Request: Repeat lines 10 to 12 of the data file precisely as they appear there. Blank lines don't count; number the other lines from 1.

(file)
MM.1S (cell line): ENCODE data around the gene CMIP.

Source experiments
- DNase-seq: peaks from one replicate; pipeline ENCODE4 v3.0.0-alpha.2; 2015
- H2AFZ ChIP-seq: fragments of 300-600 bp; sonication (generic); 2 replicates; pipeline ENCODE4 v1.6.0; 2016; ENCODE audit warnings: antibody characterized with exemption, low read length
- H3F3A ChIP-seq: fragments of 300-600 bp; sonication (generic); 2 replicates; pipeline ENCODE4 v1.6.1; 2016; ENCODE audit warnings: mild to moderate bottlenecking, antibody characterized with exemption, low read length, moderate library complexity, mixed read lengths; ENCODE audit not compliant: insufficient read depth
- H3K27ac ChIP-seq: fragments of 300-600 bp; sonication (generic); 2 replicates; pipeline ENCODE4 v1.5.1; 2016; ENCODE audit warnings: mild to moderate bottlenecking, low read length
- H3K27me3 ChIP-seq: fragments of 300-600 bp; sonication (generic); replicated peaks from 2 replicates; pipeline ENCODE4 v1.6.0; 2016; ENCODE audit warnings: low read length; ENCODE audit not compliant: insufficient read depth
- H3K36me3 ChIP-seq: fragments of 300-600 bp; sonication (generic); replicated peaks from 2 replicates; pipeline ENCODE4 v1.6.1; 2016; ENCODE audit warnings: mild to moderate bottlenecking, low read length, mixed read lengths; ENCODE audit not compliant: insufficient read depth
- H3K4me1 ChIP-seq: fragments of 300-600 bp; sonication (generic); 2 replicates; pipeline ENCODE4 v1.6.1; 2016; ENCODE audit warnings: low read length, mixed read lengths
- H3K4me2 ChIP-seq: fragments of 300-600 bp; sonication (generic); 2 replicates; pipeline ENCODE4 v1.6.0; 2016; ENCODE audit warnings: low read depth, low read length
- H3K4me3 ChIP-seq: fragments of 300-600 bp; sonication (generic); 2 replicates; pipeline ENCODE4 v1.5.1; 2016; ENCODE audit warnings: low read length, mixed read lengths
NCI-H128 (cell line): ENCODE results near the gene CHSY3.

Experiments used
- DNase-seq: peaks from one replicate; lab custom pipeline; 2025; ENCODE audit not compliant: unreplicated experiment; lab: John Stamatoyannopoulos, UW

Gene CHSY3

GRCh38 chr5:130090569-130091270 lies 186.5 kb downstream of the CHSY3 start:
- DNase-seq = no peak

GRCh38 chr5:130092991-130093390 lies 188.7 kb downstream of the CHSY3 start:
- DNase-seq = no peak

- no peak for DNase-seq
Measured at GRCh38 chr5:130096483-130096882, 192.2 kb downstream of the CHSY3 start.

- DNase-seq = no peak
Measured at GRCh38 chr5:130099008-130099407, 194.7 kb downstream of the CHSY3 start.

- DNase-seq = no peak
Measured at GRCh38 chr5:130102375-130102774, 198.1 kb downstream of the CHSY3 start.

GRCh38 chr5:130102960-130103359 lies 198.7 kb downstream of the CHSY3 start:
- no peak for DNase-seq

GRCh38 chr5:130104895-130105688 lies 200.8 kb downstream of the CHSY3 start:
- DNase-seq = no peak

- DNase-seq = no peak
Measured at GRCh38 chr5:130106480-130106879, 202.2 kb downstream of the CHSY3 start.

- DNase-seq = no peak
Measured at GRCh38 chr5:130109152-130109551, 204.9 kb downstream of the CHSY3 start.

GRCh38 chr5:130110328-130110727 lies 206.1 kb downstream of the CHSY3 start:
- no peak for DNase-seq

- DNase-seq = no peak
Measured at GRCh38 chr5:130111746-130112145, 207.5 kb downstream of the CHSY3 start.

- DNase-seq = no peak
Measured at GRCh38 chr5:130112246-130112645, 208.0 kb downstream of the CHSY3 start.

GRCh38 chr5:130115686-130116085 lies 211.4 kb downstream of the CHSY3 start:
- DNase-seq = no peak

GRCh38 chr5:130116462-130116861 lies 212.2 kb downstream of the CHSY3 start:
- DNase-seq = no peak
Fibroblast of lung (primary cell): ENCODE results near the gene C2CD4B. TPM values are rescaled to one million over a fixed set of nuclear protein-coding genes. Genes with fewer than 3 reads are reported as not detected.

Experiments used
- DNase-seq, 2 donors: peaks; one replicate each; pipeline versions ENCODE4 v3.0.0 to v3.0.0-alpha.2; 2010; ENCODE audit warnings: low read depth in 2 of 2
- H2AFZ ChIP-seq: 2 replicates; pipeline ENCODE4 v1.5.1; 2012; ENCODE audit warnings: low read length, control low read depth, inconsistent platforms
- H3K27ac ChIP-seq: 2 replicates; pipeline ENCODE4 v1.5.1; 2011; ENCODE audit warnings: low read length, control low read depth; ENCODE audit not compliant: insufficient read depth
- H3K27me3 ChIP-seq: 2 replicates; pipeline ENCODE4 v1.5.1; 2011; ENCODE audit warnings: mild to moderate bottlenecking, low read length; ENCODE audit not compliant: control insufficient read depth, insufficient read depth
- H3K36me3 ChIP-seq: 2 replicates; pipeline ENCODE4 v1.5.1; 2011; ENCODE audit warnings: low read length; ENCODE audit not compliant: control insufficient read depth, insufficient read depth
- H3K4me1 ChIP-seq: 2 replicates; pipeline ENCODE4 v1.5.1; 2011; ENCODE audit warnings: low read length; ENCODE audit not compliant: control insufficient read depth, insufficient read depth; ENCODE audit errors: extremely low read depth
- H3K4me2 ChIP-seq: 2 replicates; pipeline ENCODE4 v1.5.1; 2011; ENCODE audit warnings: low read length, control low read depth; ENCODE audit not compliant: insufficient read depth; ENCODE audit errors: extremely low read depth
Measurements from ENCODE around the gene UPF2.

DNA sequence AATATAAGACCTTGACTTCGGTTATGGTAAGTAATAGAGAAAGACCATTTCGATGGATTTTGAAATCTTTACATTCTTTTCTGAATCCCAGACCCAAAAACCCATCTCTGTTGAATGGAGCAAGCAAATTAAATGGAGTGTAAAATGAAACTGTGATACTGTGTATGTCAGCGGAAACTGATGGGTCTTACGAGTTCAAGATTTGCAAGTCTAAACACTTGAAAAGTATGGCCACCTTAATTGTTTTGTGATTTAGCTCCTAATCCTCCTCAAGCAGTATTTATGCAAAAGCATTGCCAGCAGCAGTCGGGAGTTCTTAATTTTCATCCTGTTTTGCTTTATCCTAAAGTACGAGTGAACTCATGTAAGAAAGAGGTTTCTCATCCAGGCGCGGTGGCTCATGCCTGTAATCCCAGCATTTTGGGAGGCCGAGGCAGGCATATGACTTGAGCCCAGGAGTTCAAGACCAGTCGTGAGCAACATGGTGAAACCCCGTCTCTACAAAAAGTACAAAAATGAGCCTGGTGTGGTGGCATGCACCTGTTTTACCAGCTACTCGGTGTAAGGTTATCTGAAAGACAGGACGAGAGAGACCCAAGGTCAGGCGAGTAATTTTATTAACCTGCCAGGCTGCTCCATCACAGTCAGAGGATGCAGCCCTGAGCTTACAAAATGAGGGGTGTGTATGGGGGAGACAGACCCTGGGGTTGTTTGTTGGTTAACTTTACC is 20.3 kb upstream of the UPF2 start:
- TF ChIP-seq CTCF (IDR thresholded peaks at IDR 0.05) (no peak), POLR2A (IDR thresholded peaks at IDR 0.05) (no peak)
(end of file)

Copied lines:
- H3K4me2 ChIP-seq: fragments of 300-600 bp; sonication (generic); 2 replicates; pipeline ENCODE4 v1.6.0; 2016; ENCODE audit warnings: low read depth, low read length
- H3K4me3 ChIP-seq: fragments of 300-600 bp; sonication (generic); 2 replicates; pipeline ENCODE4 v1.5.1; 2016; ENCODE audit warnings: low read length, mixed read lengths
NCI-H128 (cell line): ENCODE results near the gene CHSY3.